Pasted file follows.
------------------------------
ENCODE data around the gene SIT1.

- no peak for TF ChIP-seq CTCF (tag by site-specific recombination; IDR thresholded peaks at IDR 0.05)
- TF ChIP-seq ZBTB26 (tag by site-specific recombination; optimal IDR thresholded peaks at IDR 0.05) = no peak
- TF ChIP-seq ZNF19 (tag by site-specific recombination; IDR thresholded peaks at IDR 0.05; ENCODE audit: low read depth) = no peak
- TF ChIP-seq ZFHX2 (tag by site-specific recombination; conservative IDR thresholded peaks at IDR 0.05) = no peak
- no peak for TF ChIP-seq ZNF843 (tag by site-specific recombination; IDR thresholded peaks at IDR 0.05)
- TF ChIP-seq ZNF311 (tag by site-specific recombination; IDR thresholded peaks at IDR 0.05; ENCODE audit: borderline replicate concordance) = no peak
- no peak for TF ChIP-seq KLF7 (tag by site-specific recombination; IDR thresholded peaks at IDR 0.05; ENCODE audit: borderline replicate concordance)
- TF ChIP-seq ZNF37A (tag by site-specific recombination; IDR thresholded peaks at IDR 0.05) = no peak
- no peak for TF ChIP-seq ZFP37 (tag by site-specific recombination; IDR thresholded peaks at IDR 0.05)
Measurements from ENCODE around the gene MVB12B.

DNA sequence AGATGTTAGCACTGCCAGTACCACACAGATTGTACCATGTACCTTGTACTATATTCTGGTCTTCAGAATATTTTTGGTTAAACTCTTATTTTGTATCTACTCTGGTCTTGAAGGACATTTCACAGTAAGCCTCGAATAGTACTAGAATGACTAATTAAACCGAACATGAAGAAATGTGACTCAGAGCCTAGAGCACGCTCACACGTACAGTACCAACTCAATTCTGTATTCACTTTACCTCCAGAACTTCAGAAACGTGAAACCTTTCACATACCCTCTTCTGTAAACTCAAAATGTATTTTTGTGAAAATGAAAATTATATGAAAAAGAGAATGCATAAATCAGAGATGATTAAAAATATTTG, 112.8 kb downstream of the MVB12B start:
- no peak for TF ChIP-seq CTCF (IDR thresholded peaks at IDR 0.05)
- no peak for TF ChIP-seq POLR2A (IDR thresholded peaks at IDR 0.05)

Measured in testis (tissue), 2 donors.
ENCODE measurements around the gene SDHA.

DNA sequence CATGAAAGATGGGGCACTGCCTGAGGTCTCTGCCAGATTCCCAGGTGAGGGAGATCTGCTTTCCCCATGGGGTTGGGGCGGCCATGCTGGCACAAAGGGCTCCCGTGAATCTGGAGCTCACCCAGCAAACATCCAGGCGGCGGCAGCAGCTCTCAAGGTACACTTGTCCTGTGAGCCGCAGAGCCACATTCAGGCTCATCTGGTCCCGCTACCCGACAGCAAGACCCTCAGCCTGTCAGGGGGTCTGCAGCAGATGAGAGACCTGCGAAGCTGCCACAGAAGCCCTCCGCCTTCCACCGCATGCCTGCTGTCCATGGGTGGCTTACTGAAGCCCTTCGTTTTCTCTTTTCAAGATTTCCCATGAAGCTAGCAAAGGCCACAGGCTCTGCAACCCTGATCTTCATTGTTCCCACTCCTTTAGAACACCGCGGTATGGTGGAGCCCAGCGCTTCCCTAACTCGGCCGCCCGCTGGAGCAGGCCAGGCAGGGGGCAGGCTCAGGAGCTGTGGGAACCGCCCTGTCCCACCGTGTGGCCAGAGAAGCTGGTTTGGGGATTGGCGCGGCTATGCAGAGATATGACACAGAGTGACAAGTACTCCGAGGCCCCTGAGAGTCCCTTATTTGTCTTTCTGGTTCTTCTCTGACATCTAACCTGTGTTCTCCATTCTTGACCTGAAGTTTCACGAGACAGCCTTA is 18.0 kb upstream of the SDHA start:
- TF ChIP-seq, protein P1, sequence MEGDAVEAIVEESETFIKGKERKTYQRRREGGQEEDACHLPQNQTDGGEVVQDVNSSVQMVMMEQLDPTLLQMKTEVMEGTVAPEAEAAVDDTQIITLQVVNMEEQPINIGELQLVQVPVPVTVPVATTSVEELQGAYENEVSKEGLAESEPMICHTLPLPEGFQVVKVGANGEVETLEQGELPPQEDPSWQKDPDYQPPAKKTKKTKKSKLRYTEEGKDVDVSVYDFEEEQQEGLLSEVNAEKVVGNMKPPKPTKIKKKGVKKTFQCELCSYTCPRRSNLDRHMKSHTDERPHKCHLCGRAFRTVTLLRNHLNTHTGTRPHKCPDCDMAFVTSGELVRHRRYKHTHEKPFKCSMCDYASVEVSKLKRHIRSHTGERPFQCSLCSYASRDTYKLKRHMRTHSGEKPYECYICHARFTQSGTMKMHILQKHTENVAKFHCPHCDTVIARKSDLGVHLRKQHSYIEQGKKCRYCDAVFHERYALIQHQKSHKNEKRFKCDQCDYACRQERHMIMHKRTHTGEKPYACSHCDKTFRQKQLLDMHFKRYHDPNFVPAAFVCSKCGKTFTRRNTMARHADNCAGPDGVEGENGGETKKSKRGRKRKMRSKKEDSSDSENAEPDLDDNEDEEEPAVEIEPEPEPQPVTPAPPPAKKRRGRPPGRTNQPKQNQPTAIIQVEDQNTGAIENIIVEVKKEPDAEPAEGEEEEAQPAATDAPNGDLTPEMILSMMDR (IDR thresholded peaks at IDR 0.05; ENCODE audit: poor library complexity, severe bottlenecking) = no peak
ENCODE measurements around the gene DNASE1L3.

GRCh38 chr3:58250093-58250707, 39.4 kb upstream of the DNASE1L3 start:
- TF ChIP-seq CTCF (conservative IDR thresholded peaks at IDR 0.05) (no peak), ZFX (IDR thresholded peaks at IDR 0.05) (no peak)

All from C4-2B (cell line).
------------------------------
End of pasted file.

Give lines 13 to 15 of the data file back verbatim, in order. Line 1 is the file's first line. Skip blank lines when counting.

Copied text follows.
- no peak for TF ChIP-seq CTCF (IDR thresholded peaks at IDR 0.05)
- no peak for TF ChIP-seq POLR2A (IDR thresholded peaks at IDR 0.05)

Measured in testis (tissue), 2 donors.